Background Notes for Moonlight and the Macheïde
We’re tempting at getting the plug pulled on us again. He doesn’t like being written about. (And we’ve been reprimanded for writing about her even when we weren’t.)
Blame Sara again. Like so many others we write here these days in collaboration, this spins off notes and early drafts she left for us. Let him frown at what Sara saw, but her song will still carry on, whether in her own solo pieces or in these she asked us to join her in writing.
The macheïde — “son of battle,” — is a phoenix, with a bit of a twist. He repeatedly dies in battle, to be reborn new and better, cleansed of imperfection by the experience of death and rebirth, returning yet again to the war. Moonlight is the life force of the mother in all her mystery and glory. In their experience of death and rebirth, they are locked in eternal dance, an embrace that no magic can break.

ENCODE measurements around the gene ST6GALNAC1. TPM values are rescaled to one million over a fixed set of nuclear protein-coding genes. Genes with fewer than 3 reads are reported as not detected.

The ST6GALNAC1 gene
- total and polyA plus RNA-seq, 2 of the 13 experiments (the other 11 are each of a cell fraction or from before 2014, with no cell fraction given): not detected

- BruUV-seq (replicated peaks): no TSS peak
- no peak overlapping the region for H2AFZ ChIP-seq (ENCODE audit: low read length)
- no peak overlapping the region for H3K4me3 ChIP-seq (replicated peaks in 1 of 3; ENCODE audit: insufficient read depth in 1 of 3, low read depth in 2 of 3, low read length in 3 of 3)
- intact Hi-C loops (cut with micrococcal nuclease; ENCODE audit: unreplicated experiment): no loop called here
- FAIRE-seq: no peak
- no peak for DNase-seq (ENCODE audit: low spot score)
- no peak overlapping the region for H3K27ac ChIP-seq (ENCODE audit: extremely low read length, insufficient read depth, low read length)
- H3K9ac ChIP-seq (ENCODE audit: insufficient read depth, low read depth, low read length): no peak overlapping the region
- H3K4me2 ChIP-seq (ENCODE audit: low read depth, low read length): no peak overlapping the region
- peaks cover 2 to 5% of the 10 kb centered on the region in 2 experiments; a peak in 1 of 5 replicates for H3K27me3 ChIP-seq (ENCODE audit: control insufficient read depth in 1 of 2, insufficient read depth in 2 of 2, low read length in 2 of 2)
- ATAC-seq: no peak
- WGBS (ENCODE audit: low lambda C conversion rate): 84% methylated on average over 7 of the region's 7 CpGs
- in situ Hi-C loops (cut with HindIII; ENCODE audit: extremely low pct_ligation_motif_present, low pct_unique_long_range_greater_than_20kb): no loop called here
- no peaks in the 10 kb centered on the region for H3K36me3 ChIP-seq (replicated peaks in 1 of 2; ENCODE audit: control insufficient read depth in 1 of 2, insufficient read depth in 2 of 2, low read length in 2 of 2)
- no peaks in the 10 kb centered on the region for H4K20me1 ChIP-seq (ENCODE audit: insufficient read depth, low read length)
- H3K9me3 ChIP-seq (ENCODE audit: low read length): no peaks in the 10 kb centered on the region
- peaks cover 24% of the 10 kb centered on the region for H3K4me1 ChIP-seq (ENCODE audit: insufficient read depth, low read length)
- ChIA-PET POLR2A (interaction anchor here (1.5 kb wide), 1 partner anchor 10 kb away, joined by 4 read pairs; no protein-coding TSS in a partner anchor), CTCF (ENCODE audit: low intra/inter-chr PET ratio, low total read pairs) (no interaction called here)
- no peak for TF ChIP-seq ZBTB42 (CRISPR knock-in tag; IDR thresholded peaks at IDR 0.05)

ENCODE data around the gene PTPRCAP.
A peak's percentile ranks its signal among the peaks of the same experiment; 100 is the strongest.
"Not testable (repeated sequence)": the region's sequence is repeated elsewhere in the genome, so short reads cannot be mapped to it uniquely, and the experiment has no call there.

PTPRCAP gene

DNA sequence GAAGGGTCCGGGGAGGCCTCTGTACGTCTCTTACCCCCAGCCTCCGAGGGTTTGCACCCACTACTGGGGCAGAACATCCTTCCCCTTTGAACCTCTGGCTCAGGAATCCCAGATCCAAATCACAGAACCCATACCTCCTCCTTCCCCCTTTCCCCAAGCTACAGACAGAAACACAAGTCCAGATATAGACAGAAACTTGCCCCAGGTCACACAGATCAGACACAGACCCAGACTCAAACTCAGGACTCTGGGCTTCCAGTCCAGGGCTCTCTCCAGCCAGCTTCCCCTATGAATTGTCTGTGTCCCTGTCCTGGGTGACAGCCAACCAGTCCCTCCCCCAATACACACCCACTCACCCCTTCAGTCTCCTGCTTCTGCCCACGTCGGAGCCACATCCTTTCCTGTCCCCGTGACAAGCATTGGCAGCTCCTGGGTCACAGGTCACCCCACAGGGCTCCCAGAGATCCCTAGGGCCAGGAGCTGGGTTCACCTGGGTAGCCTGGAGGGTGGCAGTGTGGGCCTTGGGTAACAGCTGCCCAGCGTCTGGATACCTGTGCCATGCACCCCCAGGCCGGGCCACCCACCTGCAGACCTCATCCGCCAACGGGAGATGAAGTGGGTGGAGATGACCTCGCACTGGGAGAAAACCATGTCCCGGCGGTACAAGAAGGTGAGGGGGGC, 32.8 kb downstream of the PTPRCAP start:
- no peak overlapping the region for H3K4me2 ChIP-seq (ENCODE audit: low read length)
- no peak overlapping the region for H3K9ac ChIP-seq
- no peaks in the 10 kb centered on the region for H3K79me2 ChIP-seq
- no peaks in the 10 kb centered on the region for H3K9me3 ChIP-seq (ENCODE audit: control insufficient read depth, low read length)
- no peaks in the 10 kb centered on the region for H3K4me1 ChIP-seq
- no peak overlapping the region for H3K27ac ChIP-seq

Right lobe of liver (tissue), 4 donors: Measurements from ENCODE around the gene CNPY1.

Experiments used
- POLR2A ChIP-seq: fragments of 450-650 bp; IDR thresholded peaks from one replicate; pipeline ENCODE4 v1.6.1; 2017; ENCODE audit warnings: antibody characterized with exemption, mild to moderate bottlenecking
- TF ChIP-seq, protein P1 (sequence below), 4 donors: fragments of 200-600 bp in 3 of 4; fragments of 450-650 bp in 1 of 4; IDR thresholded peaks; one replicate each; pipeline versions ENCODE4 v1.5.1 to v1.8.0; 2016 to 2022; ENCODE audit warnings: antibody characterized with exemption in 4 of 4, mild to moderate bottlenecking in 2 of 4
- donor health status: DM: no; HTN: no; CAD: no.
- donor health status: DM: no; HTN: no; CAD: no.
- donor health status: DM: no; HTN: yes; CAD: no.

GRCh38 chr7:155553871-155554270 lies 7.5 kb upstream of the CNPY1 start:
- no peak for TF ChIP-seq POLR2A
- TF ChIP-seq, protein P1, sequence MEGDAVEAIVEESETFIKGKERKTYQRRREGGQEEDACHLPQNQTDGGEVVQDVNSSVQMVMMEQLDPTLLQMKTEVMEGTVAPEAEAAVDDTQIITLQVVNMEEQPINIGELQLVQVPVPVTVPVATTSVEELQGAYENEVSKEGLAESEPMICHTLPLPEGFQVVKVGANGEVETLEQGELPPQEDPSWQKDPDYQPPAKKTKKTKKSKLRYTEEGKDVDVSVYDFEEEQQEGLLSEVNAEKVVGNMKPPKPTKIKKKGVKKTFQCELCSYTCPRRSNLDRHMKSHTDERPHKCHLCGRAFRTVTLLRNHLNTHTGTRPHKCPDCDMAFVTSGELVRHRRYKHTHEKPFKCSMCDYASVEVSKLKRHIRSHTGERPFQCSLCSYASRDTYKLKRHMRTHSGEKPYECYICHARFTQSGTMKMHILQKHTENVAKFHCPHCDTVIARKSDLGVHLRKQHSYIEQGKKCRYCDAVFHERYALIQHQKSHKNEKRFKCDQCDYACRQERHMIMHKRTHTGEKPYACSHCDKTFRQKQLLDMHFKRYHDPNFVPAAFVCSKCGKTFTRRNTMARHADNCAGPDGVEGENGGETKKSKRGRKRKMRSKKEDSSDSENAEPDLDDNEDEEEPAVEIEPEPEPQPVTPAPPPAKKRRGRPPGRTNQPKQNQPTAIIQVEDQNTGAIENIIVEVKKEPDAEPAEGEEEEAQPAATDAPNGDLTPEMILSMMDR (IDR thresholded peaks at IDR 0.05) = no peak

The form emerged from some experiments Sara was working with in her own drafts. She wanted the rhyme and meter to act like a reflection of the cycles of death and rebirth, like the rippled mirror of moonlight on a lake.
There’s much more that could be said, since aside from its own independent truth in the myth, this does have a personal reality behind it. None of that needs to be known in order to understand what we mean to say. Not that there’s anything needing hidden — we do not believe in deception, even as a poetic device. Just, although there’s more that could be said, there’s nothing more that must be said.
— Maggie, for Sheila, with thanks to Sara